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All-Star Game analysis: A classic gone very wrong

All-Star Game analysis: A classic gone very wrong

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KANSAS CITY, Mo. — The problem with the All-Star Game isn't that the rosters are too big, to the point that dugouts have the feel of a crowded supermarket. And the problem with the All-Star Game isn't that a player from every team has to be selected, so middle relievers from bad teams stand next to millionaire sluggers from good ones.

The problem with the All-Star Game isn't that fans pick the starters, either, even as a good player who missed more than a month (Pablo Sandoval) is in ahead of a great one who is an MVP favorite (David Wright).

I know what some of you are thinking, but the problem with the All-Star Game isn't even that baseball is the only sport to potentially decide its championship on an exhibition, so players who would rather be in Lake Tahoe are bribed into a representative effort here by the This-Time-It-Counts carrot that many of the sport's lifers privately grumble about.


The problem with the All-Star Game is all of this being true. Baseball had a round-hole problem and tried to fix it with a square peg. We are now 10 years into one of the most awkward mismatches in sports — like flip-flops and swim trunks on the bottom with a suit jacket and tie on top.

The All-Star Game either is a showcase that helps decide history or it's game one of the World Series going to the American League in large part because players from the third-place team in the NL East committed four errors (which happened in 2008).

These are hard things to reconcile.

"I don't think it's a disconnect," commissioner Bud Selig says. "Look at the intensity this game's been played with since we went to 'This Time It Counts.' Players stay, players care — we energized the game.

"I hear people say, 'There's a better system.' Well, no there's not. We didn't have a better system."

The commissioner's side to this is worth considering. He was in a tough spot. The NBA hasn't changed its All-Star Game and you see guys, literally, getting out of the way on defense. The NHL All-Star Game carries only a vague similarity to real hockey. And don't even start with the NFL's Pro Bowl.

Gathering dozens of multimillionaire athletes, each of whom is or is aspiring to be his own brand, into one cohesive and competitive game has enormous challenges. There are fundamental obstacles that other leagues haven't solved.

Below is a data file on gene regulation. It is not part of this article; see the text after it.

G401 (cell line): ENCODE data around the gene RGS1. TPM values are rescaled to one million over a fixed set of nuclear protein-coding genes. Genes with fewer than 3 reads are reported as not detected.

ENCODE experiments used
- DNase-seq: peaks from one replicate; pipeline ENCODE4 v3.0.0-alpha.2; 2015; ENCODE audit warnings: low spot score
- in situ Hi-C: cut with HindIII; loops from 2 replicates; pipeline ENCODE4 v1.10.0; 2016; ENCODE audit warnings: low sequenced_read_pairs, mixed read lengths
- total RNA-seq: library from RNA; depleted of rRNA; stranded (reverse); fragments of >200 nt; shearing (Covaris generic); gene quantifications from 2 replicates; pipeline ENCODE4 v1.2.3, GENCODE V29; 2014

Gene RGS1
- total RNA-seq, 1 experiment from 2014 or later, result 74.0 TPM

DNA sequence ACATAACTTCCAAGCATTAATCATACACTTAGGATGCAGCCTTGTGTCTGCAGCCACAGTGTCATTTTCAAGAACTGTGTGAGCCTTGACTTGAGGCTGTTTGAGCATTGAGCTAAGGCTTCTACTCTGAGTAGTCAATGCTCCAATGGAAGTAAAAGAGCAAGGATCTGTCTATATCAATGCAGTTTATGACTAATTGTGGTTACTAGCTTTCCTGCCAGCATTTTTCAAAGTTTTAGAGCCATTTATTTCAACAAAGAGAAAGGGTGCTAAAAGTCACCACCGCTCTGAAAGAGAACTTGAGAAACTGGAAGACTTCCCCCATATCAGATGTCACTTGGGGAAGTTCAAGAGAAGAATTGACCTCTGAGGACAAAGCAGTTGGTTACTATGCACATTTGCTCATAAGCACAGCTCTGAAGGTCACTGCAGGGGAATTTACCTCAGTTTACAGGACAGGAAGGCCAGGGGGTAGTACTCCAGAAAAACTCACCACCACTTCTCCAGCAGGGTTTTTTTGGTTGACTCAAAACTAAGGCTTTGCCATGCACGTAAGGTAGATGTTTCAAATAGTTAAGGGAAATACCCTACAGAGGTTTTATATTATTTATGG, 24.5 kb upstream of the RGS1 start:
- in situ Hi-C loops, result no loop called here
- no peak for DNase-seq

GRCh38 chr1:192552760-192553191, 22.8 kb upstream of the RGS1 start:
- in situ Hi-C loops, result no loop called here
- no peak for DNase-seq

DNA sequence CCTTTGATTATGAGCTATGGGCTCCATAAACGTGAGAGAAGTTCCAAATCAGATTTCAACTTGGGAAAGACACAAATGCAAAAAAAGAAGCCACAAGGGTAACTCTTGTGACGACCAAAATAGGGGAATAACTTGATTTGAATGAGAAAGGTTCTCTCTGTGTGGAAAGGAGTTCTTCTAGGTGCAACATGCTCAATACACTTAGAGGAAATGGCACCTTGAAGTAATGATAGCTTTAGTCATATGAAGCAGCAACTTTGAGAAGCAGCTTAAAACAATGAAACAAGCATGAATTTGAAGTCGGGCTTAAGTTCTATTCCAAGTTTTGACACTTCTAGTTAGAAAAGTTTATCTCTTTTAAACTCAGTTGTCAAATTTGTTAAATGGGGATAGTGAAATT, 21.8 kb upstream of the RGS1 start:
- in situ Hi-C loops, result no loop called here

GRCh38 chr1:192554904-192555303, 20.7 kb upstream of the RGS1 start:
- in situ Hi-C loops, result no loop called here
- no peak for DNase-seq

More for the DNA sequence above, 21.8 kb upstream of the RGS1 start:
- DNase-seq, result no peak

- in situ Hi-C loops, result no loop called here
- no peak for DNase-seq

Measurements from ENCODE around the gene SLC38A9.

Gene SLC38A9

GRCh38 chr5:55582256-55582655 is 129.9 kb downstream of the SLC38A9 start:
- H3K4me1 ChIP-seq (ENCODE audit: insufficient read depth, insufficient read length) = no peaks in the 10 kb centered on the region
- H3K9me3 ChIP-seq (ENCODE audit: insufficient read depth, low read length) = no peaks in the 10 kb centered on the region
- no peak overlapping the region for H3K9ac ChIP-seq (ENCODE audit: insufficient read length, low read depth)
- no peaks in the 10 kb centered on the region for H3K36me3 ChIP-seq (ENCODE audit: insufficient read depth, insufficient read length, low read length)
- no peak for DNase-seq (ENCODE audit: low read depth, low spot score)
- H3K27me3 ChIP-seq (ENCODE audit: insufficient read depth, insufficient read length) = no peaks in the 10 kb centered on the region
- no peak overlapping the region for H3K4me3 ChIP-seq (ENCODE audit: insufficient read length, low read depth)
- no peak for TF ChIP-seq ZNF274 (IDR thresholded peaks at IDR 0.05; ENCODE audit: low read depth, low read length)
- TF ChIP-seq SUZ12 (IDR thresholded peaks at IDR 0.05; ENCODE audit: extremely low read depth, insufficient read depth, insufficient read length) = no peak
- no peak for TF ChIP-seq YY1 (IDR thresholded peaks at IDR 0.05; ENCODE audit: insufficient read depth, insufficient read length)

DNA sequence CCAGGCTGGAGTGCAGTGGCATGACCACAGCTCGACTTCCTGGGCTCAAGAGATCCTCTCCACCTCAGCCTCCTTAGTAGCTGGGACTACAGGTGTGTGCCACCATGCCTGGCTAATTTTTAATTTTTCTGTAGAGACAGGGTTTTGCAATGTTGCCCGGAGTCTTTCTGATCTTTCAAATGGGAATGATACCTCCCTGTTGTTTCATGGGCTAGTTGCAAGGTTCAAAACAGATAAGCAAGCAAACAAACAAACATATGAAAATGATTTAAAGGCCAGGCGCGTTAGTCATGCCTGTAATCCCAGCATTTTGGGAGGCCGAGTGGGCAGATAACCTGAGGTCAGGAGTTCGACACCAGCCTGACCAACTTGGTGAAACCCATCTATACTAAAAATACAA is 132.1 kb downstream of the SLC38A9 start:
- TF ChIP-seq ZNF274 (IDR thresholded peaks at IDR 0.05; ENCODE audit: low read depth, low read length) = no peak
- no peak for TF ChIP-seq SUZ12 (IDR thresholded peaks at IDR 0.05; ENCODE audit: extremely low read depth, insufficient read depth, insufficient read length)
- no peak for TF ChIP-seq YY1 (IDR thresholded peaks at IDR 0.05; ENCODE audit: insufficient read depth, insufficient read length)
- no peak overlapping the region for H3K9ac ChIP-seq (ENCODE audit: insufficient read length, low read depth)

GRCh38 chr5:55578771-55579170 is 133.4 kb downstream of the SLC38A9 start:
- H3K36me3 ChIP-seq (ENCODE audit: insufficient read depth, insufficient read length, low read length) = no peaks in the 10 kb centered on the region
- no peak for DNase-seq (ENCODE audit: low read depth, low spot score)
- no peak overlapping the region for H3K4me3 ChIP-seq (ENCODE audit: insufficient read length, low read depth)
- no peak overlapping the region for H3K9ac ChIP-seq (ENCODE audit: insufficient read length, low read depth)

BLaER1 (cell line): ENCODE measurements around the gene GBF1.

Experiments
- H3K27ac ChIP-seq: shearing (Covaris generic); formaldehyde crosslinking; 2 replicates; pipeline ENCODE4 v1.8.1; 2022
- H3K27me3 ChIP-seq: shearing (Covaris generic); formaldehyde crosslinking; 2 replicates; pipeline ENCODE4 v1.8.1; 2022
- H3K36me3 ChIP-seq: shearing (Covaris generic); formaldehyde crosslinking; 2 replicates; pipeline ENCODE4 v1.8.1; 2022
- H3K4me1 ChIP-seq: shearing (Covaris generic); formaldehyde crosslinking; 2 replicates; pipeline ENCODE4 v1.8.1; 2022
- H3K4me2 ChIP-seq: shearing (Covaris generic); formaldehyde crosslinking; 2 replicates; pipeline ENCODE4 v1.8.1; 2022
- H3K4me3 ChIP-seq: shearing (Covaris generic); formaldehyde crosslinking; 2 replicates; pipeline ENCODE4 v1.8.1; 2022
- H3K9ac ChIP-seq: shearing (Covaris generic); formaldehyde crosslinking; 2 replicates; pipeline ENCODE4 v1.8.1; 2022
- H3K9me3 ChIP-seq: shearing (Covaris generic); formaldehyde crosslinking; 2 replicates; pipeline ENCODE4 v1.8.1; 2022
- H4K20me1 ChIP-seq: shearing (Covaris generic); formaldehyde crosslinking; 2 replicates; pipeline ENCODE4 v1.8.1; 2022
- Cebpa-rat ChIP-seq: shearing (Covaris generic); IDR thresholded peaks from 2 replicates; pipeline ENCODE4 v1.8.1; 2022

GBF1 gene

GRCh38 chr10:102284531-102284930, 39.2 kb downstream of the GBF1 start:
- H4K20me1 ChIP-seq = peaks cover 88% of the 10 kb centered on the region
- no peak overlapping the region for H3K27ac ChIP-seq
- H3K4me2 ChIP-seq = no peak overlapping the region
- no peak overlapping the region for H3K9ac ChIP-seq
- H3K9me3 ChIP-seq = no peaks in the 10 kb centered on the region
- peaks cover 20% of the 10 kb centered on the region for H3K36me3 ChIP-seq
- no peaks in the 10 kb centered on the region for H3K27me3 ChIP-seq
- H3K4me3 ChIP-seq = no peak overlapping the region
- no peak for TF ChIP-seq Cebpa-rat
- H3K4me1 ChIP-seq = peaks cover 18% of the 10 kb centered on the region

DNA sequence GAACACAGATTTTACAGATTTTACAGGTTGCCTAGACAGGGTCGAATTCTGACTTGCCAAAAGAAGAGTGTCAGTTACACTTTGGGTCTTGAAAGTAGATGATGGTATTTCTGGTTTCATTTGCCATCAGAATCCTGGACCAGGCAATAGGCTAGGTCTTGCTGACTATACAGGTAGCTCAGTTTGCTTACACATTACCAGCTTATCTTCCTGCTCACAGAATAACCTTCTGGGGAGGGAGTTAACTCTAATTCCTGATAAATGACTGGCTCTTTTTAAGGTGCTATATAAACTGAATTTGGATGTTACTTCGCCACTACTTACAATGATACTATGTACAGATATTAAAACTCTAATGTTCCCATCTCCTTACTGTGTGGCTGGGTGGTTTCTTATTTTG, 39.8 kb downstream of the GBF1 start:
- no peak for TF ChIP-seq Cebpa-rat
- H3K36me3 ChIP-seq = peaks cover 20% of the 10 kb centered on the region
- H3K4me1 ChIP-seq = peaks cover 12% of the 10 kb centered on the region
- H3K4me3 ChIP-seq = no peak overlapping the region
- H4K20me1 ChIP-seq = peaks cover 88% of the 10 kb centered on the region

Baseball once was going that route. Remember 2002 at Miller Park? That's when Barry Bonds playfully bear-hugged Torii Hunter after being robbed of a home run and the game ended in a tie because both teams ran out of pitchers.

Selig, without a solution, throwing his hands up in defeat, is the defining image of that game for many fans.

So with motivations both pure (make the game more competitive) and greedy (TV rights fees), Selig used his power to tie home-field advantage in the World Series to the winner of the All-Star Game.

In theory, it's a fine idea. Nobody can deny the game is more competitive. The 2008 game went 15 innings, leaving players who already were subbed out to stand on the top steps of the dugout until Justin Morneau scored on a sacrifice fly 4 hours and 50 minutes after the first pitch.

We won't ever get back to the intangible pride that each side played with in the old days, when there was no interleague scheduling and the scarcity of nationally televised games meant the All-Star Game was the only chance for much of the country to see the best players.

This Time It Counts retrieves some of the passion in the All-Star Game, because at least a few players on each side may have their greatest baseball moment shaped by what happens tonight.

It's just that what Selig has done creates other problems — awkward problems.

Interleague records would be a much more logical way to decide home-field advantage in the World Series, but if you want to make the All-Star Game count, fine. Just tell managers the best players should play.

Pitchers shouldn't be worn out, but last year Matt Joyce replaced Josh Hamilton. Howie Kendrick came in for Robinson Cano. Carlos Beltran was the National League's starting DH, a position eventually manned by Gaby Sanchez. Prince Fielder hit a three-run homer, then came out of the game.

How does this make sense for a contest that potentially decides history?

Or, another question: What will be the reaction if the guy who makes the game-turning play Tuesday night gets traded to the other league later this month?

It's a bizarre place for baseball to draw its line. One problem is solved while creating another.

And what should be the chance to watch the best and most famous baseball players in the world turns into one more exposure the sport has for bigger problems and increased criticism.


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